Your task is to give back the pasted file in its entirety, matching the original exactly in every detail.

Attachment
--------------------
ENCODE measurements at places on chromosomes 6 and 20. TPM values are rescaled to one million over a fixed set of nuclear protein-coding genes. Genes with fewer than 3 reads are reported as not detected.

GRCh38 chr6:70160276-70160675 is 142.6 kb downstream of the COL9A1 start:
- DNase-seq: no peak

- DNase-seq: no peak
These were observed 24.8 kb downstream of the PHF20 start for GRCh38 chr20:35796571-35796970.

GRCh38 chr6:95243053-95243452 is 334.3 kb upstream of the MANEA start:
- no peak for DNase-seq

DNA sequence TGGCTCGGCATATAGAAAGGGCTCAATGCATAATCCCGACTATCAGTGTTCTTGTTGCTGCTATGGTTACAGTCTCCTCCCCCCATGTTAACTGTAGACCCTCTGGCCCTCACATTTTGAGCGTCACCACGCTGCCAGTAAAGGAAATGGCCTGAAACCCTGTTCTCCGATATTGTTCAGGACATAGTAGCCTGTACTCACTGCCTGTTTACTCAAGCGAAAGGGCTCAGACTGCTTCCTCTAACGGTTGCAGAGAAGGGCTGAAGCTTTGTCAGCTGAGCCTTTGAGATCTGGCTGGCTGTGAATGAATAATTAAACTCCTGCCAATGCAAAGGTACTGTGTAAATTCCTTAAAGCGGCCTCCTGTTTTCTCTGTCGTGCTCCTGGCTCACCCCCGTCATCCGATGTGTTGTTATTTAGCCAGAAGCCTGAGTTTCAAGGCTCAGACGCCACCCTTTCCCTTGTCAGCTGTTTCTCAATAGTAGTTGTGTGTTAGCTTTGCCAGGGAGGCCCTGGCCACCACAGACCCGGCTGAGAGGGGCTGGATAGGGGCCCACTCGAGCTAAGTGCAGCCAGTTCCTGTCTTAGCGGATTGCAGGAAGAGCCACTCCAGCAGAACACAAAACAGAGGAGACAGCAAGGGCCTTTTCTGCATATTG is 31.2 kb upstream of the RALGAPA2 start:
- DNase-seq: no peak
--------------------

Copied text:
ENCODE measurements at places on chromosomes 6 and 20. TPM values are rescaled to one million over a fixed set of nuclear protein-coding genes. Genes with fewer than 3 reads are reported as not detected.

GRCh38 chr6:70160276-70160675 is 142.6 kb downstream of the COL9A1 start:
- DNase-seq: no peak

- DNase-seq: no peak
These were observed 24.8 kb downstream of the PHF20 start for GRCh38 chr20:35796571-35796970.

GRCh38 chr6:95243053-95243452 is 334.3 kb upstream of the MANEA start:
- no peak for DNase-seq

DNA sequence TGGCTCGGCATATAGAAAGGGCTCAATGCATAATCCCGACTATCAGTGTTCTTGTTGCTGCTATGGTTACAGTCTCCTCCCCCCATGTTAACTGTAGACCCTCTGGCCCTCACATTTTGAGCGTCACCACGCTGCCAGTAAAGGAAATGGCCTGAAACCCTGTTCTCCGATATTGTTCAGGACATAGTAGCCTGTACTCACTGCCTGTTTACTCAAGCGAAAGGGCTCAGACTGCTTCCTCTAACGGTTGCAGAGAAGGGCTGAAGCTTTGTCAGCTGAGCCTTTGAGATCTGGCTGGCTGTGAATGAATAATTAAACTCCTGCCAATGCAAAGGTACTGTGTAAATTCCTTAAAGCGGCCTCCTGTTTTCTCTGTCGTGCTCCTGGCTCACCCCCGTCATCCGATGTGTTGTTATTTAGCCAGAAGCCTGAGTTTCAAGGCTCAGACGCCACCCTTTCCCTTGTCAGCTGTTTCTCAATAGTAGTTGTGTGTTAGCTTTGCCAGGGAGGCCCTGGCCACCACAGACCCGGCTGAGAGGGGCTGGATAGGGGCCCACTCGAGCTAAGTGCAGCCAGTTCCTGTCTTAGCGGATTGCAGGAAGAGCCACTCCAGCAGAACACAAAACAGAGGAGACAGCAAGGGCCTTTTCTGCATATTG is 31.2 kb upstream of the RALGAPA2 start:
- DNase-seq: no peak